shall be liable, severally and jointly,
with the person or persons selling or
giving intoxicatlngllquors aforesaid, for
all damages sustained, and for exem
plary damages; and a married woman
shall have the same right to bring suits
and to control the same and the amount
recovered, as a feme sole: and all dam
ages recovered by a minor under this
acu snail be paid either to such minor,
frtJ.1,!? or lct I?nt, guardian or next
fnwVa? tl,,e court 8ail direct; and the
nnUilI8a,0,orKlvlneaway of Intox
o?aUgrte i1,a,U rk a forfeiture
der &f lcssoe or tenant, un
der anj lease or contract of rent upon
the premises where such unlawful Tie
or giving away shall tak" place-niuWM
suits for damages under uffi may b"
by any appropriate action in any of the
courts of this state having competent
Sec. 0. For every violation of the nro
vislons of tlio first and secondscctions of
this act, every person so offending shall
forfeit and pay a fine of not less than
twenty nor more than one hundred dol
lars, and be imprisoned in the jail of the
county not less than ten nor more than
thirty days, and pay costs ot prosecu
tion; and for every violation of the pro
visions of the third section of the act.
every person convicted as the keeper of
any of the places therein declared to be
nuisances, snail ioneii anu pay a line oi
not less than fifty nor more than one
hundred dollars, and bo imprisoned in
the jail of the county for not less than
twenty nor more than fifty days, and
nay the cost of prosecution; and such
place or places so kept by such person or
persons so convicted, shall be shut up
and abated upon the order of the court
. , t . i
Deiore wnom sucn conviction may ue
had, until such time as such person or
Ecrsous keeping such places shall give
ond and security, to bo approved by
said court, in the penal sum of one
thousand dollars, payable to btatc of Il
linois, conditioned mat ue, sno or tiiey
will not sell intoxicating liquors con
trary to the laws of this State, and will
nav all fines, costs and damages assessed
against such keeper or keepers, for any
violation thereof; and in case of a for
feiture of such bond, suit may be brought
thereon, for the use of any person inter
ested, or for the use of the county, In
case or a fine or costs due such county
Provided. That the penalties in the na
ture of fines, mentioned in this section,
may be enforced separately from the
Imprisonment, before justices of the
peace or police magistrates.
Sec. 7. The giving away of intoxicat
ing liquors, or other shift or device to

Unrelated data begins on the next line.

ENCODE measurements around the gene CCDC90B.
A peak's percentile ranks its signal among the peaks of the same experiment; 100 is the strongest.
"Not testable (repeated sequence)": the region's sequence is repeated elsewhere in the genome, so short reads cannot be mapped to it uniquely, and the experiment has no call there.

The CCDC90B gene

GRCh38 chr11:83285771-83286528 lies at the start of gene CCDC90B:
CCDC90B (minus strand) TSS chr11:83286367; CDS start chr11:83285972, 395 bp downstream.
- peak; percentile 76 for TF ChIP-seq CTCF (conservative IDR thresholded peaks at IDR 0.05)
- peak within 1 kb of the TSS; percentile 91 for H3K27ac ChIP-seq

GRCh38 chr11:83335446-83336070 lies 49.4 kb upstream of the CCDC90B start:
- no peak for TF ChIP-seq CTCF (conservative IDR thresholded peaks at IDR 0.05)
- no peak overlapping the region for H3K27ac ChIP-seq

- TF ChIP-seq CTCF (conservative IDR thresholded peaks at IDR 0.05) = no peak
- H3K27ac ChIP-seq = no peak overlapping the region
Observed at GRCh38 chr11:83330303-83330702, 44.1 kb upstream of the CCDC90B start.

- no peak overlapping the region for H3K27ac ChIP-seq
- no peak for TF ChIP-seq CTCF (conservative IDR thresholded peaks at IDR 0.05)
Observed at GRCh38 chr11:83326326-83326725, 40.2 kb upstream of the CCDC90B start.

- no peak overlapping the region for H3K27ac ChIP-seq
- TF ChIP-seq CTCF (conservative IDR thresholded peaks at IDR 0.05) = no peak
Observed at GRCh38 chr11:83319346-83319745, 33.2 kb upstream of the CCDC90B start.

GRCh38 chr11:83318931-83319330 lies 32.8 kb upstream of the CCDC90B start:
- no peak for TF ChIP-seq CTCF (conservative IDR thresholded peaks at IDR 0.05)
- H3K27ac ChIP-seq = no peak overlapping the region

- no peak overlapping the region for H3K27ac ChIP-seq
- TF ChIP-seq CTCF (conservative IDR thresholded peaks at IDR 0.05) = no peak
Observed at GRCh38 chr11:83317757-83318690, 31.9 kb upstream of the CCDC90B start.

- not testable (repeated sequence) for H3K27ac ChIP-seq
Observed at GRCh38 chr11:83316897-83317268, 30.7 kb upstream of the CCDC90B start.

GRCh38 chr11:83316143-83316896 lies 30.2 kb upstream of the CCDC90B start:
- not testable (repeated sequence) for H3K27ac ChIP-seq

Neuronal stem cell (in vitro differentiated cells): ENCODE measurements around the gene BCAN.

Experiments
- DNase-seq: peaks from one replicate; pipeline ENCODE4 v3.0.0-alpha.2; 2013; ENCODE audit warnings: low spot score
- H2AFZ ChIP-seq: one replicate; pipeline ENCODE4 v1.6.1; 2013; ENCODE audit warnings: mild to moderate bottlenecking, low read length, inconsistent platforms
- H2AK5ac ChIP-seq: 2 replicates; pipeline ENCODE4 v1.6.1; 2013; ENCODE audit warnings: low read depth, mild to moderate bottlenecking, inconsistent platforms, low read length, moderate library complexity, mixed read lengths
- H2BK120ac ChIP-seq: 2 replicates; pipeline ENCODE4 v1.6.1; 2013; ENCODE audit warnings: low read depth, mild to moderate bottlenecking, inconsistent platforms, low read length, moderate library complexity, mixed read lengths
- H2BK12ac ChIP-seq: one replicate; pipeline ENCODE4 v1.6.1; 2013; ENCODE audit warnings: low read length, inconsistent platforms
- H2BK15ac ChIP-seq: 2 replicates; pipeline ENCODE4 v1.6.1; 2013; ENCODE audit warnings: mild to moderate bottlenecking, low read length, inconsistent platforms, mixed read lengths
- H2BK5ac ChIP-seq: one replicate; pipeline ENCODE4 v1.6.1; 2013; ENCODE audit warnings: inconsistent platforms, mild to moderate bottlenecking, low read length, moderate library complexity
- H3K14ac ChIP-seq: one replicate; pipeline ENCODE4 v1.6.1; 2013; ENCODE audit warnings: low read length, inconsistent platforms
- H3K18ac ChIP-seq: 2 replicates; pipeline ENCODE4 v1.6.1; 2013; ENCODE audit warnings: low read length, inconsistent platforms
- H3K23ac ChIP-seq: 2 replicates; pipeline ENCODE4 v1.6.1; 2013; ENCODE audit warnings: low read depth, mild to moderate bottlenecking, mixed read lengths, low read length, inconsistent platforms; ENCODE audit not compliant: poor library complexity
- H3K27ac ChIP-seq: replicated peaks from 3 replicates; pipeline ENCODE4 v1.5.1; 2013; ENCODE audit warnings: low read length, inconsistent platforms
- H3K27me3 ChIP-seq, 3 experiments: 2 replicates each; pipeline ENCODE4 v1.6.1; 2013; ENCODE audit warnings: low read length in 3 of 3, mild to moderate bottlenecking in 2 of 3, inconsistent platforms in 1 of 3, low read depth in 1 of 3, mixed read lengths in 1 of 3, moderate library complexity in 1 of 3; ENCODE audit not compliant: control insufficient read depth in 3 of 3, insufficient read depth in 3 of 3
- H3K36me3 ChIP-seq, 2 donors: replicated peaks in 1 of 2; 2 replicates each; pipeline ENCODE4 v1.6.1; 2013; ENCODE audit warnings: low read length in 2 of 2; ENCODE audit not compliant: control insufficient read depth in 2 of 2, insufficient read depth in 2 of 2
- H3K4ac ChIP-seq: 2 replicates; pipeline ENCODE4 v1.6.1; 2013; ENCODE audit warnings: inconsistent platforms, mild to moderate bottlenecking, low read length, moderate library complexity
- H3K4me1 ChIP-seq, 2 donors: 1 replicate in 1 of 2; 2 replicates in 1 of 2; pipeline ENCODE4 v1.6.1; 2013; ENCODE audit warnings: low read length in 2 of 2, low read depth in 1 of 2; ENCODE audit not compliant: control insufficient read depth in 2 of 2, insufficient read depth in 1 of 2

evade the provisions of tills act, shall be
held anu uecmeu to oc an uniawiui sen
ing, within the provisions of this act.
Sec. 8. For the payment of all fines.
costs and damages assessed against any
person or persons, in consequence of the
sale of intoxicating liquors, as provided
in section five of this act, the real estate
and personal property of such person or
persons oi every i;inu, except such as
may beexemnt under the homestead laws
of this State or such as may be exempt
irom levy anu saie upon judgment and
execution, shall be liable; and such fines,
costs and damages shall be a lieu upon
such real estate until paid; and in case
any person or persons shall rent or lease
to another or others, any building or
premises to be usedoroccupied, in whole
or in part, for the sale of intoxicating
liquors, or shall permit the same to be
used or occupied, such building or prom
ises so used or occupied, shall be held
liable for and may be sold to pav all
fines, costs and damages assessed against
any person or persons occupying such
ouuuing or premises; proceedings may
be had to subject the same to the pay
ment of any such fine and costs assessed
or judgment recovered, which remain
unpaid, or any part thereof, cither be
fore or aftercxecution shall Issue against
tne property oi tne person or persons
against whom such fine and costs
of judgment shall have been ad
judged or assessed; and when execution
shall issue against the property so leased
or rented, the officer shall proceed to
satisfy said execution out of the build
I ing or premises m leased or occupied as
I aforesaid; and in case such building or
premises belong to a minor, insane per-
son or idiot, the guardian of such minor.